Finalized USB 3.1 spec doubles the speed of USB 3.0 to 10Gbps
By Brad Chacos
PCWorldAug 1, 2013 8:06 am PDT
If you thought USB 3.0 was face-meltingly fast, wait until you try transferring files with what’s coming next. On Thursday, the USB promoter group announced that it’s signed off on the final specifications for USB 3.1—a technological level-up that stands poised to take USB 3.0’s 5 gigabits per second transfer rates and double it to 10Gbps. “SuperSpeed USB,” indeed.
While you won’t be able to tap into the full 10Gbps speeds unless you’re using hardware built specifically with USB 3.1 in mind, the new specification will be backwards compatible with USB 3.0 and USB 2.0, meaning all your current USB cords and accessories will work just fine with USB 3.1-enabled devices.
Don’t expect to see those blistering speeds any time soon, however. The release of the final specification is an important step: It means Intel, AMD, and others can start whipping together chips that support the standard. Rolling out new technology takes time, though, and the USB promoter group said earlier this year that it doesn’t expect devices with 10Gbps support to start hitting the streets until late 2014.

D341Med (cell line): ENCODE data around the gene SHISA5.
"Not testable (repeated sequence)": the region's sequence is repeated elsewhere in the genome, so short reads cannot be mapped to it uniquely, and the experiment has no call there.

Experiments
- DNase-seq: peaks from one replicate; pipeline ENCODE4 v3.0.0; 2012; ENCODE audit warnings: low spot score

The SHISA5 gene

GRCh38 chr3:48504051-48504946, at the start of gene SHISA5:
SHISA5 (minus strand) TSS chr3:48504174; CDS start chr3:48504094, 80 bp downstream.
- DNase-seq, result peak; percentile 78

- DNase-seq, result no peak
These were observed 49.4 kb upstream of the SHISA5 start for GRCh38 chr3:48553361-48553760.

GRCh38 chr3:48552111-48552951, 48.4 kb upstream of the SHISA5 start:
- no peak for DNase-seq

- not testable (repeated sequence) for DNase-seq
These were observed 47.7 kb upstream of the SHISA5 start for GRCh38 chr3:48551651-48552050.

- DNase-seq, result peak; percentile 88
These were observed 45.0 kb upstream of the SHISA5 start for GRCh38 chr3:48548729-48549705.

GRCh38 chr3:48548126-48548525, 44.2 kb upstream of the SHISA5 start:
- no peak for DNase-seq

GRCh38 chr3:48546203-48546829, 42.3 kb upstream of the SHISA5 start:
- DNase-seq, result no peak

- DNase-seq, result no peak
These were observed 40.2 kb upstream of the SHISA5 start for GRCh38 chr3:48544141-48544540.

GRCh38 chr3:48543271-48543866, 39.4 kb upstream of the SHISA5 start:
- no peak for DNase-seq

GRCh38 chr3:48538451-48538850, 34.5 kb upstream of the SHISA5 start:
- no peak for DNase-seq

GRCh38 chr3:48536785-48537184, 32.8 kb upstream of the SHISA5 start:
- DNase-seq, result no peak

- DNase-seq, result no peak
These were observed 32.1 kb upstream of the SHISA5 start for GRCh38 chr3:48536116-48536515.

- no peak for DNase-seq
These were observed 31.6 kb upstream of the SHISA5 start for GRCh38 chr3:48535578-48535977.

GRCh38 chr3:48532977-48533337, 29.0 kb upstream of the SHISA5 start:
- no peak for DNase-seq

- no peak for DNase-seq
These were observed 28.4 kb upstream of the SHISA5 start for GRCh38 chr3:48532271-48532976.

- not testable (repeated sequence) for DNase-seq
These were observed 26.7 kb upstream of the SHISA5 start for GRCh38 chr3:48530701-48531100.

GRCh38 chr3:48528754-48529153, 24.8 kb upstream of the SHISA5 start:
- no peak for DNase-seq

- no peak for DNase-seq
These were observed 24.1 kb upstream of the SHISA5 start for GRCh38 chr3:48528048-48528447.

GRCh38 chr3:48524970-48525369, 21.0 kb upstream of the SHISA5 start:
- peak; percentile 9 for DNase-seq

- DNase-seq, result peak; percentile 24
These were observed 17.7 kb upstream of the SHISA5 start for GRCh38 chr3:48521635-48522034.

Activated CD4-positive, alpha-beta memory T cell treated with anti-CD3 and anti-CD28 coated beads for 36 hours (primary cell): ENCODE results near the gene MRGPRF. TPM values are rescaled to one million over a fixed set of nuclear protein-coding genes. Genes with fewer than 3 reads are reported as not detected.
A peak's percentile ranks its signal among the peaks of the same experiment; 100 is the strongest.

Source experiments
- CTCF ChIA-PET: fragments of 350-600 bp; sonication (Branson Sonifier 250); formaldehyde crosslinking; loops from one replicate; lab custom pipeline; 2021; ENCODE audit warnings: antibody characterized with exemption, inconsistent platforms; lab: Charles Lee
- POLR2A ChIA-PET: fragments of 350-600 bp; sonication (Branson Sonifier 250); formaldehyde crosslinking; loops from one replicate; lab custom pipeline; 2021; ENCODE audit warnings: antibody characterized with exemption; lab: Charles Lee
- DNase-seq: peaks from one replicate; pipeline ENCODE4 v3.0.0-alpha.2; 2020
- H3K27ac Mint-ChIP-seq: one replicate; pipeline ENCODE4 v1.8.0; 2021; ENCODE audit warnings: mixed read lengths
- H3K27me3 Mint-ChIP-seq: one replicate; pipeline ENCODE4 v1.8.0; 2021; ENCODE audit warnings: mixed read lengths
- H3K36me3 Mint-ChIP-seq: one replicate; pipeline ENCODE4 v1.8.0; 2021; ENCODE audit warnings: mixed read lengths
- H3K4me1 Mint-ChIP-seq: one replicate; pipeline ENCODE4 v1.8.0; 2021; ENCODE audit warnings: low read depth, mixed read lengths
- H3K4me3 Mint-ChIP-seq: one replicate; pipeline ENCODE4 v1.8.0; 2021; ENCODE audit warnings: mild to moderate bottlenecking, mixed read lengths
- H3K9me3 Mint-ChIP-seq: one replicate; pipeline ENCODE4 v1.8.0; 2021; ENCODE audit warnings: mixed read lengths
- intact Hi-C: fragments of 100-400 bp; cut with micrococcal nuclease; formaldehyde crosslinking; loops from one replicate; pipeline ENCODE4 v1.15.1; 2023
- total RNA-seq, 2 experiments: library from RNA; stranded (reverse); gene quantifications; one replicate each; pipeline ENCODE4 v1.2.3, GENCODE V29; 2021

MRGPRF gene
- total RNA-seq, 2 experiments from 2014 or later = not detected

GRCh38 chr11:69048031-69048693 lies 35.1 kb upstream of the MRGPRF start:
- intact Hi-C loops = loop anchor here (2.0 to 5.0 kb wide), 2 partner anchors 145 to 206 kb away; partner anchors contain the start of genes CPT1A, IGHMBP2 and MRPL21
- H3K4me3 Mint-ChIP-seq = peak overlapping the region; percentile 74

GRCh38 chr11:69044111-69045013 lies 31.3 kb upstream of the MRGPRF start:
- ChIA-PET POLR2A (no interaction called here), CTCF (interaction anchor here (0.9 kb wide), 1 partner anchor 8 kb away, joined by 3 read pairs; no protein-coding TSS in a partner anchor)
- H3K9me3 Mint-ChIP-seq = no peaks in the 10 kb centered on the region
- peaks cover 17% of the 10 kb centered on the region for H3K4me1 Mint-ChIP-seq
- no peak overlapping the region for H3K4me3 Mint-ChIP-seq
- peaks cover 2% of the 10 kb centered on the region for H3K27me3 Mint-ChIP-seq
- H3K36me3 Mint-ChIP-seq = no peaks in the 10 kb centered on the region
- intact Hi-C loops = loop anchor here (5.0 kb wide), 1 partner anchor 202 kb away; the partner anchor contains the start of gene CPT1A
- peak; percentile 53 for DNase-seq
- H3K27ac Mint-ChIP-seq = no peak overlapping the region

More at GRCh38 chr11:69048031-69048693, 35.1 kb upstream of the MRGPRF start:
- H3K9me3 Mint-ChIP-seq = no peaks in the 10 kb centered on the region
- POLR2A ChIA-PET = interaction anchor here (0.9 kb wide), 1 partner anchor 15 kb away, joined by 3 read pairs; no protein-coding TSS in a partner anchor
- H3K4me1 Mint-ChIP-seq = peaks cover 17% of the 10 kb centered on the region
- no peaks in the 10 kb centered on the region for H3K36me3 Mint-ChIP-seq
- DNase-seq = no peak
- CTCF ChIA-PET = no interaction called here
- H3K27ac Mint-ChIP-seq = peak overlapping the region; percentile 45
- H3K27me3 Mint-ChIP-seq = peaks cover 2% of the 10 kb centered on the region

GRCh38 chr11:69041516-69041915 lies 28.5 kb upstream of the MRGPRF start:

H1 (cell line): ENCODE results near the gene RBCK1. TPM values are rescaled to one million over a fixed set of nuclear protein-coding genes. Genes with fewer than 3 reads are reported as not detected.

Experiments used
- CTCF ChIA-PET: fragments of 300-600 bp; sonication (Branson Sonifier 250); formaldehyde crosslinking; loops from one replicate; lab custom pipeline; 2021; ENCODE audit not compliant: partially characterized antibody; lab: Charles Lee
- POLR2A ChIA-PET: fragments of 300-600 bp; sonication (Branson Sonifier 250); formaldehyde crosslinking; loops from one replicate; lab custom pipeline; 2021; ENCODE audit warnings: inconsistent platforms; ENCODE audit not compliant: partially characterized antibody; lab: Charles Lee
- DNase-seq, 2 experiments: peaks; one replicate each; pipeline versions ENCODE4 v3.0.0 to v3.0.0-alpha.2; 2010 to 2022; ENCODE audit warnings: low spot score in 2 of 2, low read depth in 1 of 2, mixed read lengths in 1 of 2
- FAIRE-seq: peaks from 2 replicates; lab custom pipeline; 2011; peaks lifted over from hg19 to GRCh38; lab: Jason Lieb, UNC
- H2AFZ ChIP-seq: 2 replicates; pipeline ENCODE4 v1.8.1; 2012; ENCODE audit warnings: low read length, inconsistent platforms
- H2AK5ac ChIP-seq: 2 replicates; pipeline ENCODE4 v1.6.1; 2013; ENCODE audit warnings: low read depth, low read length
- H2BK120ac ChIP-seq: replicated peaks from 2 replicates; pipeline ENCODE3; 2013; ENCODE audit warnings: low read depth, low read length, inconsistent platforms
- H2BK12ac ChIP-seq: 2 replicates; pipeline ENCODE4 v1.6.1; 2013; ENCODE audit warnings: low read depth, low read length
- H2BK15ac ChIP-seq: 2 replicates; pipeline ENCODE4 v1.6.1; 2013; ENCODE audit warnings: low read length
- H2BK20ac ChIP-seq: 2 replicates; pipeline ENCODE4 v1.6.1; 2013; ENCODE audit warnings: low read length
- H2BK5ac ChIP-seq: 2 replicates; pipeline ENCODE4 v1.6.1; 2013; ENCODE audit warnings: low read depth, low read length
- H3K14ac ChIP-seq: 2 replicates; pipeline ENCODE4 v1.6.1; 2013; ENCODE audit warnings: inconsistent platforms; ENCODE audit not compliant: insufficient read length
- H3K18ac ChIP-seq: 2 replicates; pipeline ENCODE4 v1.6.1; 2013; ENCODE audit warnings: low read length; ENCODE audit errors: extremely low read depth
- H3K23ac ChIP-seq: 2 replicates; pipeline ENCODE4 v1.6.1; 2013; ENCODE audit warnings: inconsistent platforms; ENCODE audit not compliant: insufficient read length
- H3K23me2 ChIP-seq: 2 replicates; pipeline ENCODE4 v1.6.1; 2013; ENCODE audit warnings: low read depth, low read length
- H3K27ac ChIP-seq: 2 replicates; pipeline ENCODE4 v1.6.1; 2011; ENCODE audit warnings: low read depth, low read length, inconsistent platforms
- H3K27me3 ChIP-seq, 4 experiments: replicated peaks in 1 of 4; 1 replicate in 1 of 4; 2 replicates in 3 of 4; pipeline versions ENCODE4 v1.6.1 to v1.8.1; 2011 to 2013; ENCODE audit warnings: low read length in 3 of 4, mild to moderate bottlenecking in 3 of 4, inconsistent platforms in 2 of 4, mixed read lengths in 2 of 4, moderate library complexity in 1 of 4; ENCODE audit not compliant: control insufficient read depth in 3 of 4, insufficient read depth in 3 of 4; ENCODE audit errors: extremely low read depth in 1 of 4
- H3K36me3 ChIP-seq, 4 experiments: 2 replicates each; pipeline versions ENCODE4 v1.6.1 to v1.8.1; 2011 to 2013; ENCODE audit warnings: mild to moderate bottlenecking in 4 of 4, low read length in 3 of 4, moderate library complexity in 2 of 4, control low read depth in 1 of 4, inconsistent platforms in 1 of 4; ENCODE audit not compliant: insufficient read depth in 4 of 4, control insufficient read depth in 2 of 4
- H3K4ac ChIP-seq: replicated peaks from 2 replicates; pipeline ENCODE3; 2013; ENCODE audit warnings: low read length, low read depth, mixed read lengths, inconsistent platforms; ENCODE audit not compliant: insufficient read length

Riding the lightning
USB 3.1 might not be slated to show up for months and months, but there’s already a 10Gbps transfer technology on the streets: Intel’s Thunderbolt protocol. What’s more, the impending Thunderbolt 2 will double speeds up to an utterly ridiculous 20Gbps, allowing it to play a 4K resolution movie while transferring a 4K movie file simultaneously.
Even so, Thunderbolt has struggled in the marketplace. Why? An Acer spokesperson summed it excellently while discussing the company’s recent decision to focus on USB 3.0 rather than Thunderbolt.
“[USB 3.0 is] less expensive, offers comparable bandwidth, charging for devices such as mobile phones, and has a large installed base of accessories and peripherals,” spokesperson Ruth Rosene said.
Indeed, Thunderbolt cables and accessories cost a ton compared to USB 3.0-equipped gear, and Intel’s technology hasn’t made its way into many devices yet. USB support is virtually ubiquitous.
But Thunderbolt’s woes are a whole other story. USB is more than good enough for most users, and the release of the final USB 3.1 spec will only make it better. (Twice as nice, in fact.) Now, if only some of those super thick USB cables capable of delivering 100 watts of charging power would finally appear…